Amid clouds of flour dust, heavy sacks of flour are loaded straight onto a donkeys’ back, still hot from the mill. The workers notice the hot flour burning the donkey’s skin, but for most of them, this is taken as a par for the course. It’s a hard day’s work for everyone in this busy part of Mekelle, capital of the Tigray region in northern Ethiopia.
A donkey lies on the muddy ground in obvious pain, her abdomen swollen like a balloon. A small crowd of people gather around, unsure what to do.
This was the disturbing sight our CEO David Cook came across during a recent visit to a clinic funded by The Donkey Sanctuary in Ethiopia to help the donkeys working in
Like many people in their village, life was once a daily struggle for 42-year-old Tucha and his wife 37-year-old Yeshi Keskas as they battled to raise nine children in the remote village of Bekejo in Ada district, tucked away in Ethiopia’s Rift Valley.
“As a husband I have great responsibility for all family issues, especially economic welfare,” he says.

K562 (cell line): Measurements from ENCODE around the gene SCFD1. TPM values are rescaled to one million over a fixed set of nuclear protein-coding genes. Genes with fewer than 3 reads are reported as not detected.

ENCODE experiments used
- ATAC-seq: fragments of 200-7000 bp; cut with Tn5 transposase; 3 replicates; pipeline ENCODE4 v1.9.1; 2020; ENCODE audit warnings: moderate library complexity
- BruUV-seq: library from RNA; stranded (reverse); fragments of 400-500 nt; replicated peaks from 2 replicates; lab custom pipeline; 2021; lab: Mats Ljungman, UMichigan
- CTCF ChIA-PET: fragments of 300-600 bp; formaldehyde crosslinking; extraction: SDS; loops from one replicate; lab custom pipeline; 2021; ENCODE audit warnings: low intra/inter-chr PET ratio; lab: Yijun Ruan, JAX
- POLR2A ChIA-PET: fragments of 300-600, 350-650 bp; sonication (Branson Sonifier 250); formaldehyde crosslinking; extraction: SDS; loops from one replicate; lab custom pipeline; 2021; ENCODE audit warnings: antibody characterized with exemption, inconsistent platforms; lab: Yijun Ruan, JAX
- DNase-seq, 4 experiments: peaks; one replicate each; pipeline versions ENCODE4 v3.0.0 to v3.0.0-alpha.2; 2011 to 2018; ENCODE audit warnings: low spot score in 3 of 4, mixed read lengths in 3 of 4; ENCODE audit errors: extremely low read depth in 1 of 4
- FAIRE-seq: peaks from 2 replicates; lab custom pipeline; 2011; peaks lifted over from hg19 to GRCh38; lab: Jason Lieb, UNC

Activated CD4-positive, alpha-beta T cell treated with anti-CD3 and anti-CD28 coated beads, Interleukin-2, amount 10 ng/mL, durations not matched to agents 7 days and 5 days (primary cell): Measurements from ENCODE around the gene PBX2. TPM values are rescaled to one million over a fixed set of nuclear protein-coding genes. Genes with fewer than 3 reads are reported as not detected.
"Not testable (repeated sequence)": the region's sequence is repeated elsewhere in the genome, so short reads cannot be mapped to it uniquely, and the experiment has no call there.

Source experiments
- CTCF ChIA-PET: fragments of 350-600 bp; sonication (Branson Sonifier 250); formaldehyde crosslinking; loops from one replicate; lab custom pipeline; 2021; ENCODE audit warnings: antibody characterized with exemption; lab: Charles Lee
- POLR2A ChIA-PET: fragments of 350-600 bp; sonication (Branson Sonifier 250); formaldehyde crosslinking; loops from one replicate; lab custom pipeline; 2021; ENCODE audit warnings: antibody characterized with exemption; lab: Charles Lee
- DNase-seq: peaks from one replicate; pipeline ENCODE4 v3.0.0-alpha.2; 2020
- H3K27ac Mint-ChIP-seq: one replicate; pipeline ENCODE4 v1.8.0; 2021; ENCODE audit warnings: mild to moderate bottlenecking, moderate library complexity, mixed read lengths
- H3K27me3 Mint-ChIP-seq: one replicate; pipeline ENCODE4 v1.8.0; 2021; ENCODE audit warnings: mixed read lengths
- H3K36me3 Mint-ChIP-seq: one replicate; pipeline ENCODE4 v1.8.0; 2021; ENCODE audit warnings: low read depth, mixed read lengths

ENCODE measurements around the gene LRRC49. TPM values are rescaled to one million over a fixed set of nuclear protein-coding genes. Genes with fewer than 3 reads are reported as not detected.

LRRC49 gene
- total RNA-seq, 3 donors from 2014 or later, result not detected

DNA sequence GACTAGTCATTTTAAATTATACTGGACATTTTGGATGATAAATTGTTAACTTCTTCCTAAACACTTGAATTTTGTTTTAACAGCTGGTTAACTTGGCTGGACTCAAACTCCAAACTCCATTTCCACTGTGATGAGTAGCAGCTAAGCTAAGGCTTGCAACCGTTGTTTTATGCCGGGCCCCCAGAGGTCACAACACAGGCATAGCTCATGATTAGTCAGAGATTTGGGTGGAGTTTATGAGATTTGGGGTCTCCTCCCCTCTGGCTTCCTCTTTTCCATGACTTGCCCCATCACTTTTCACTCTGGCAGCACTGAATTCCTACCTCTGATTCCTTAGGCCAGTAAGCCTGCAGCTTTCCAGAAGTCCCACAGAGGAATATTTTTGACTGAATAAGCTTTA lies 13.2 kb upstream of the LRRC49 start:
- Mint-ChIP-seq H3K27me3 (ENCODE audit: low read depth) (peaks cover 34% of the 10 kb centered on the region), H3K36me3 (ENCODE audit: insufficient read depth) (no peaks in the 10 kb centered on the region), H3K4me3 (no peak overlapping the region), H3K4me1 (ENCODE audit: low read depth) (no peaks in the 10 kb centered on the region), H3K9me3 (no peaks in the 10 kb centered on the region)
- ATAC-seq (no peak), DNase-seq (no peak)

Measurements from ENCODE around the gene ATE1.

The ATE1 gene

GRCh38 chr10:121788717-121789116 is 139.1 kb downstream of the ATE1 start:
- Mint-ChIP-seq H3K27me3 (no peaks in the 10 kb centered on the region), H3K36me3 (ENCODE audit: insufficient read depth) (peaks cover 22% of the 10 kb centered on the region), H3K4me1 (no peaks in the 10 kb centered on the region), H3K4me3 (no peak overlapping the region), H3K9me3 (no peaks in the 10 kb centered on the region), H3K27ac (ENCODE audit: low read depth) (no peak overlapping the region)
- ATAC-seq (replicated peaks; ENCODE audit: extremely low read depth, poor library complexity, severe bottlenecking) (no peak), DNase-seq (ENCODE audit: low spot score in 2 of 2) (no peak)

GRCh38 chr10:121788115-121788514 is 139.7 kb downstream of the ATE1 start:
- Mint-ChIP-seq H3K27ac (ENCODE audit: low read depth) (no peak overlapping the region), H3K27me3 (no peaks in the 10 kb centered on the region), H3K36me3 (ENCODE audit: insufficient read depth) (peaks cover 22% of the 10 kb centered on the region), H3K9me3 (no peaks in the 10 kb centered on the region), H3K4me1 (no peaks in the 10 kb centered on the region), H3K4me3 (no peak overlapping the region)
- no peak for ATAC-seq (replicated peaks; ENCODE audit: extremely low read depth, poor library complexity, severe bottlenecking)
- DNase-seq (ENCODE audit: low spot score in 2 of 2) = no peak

What is the best way to start my first visit to Ethiopia since 2008... of course it is a 14 hour round trip to a wonderful agricultural college in Alage some 225km from Addis Ababa.
Accompanied by two of my colleagues from the UK together with five of our Ethiopian team we travelled in two vehicles from the hustle bustle of the big city right out into a very rural part of the country in the Rift Valley.
Today’s blog comes from our team in Ethiopia…
Lying between several big hills and a 30-minute walk from the Blue Nile River is the small Ethiopian village of Wojer. The community relies mainly on mixed livestock and crop production and the village lacks almost all basic infrastructure including electricity, running water – even a bridge to cross the river in order to access the market, health centre and school.